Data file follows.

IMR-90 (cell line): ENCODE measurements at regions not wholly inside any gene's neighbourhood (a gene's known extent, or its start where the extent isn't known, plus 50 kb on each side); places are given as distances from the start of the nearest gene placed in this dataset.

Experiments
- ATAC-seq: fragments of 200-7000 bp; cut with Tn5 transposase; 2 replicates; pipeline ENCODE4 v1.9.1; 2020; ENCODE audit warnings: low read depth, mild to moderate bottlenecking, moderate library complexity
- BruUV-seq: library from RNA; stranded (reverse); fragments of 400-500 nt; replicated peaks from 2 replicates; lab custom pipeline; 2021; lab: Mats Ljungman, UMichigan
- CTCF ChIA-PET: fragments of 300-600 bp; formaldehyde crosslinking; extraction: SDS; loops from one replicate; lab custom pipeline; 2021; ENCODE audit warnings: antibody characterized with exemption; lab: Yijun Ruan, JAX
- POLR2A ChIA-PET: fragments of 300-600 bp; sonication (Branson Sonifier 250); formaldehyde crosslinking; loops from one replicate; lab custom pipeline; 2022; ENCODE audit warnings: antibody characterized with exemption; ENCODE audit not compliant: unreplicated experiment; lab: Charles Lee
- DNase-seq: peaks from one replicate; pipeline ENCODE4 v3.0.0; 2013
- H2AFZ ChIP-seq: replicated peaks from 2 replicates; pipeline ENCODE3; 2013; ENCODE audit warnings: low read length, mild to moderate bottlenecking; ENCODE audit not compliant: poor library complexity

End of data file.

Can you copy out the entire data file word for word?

IMR-90 (cell line): ENCODE measurements at regions not wholly inside any gene's neighbourhood (a gene's known extent, or its start where the extent isn't known, plus 50 kb on each side); places are given as distances from the start of the nearest gene placed in this dataset.

Experiments
- ATAC-seq: fragments of 200-7000 bp; cut with Tn5 transposase; 2 replicates; pipeline ENCODE4 v1.9.1; 2020; ENCODE audit warnings: low read depth, mild to moderate bottlenecking, moderate library complexity
- BruUV-seq: library from RNA; stranded (reverse); fragments of 400-500 nt; replicated peaks from 2 replicates; lab custom pipeline; 2021; lab: Mats Ljungman, UMichigan
- CTCF ChIA-PET: fragments of 300-600 bp; formaldehyde crosslinking; extraction: SDS; loops from one replicate; lab custom pipeline; 2021; ENCODE audit warnings: antibody characterized with exemption; lab: Yijun Ruan, JAX
- POLR2A ChIA-PET: fragments of 300-600 bp; sonication (Branson Sonifier 250); formaldehyde crosslinking; loops from one replicate; lab custom pipeline; 2022; ENCODE audit warnings: antibody characterized with exemption; ENCODE audit not compliant: unreplicated experiment; lab: Charles Lee
- DNase-seq: peaks from one replicate; pipeline ENCODE4 v3.0.0; 2013
- H2AFZ ChIP-seq: replicated peaks from 2 replicates; pipeline ENCODE3; 2013; ENCODE audit warnings: low read length, mild to moderate bottlenecking; ENCODE audit not compliant: poor library complexity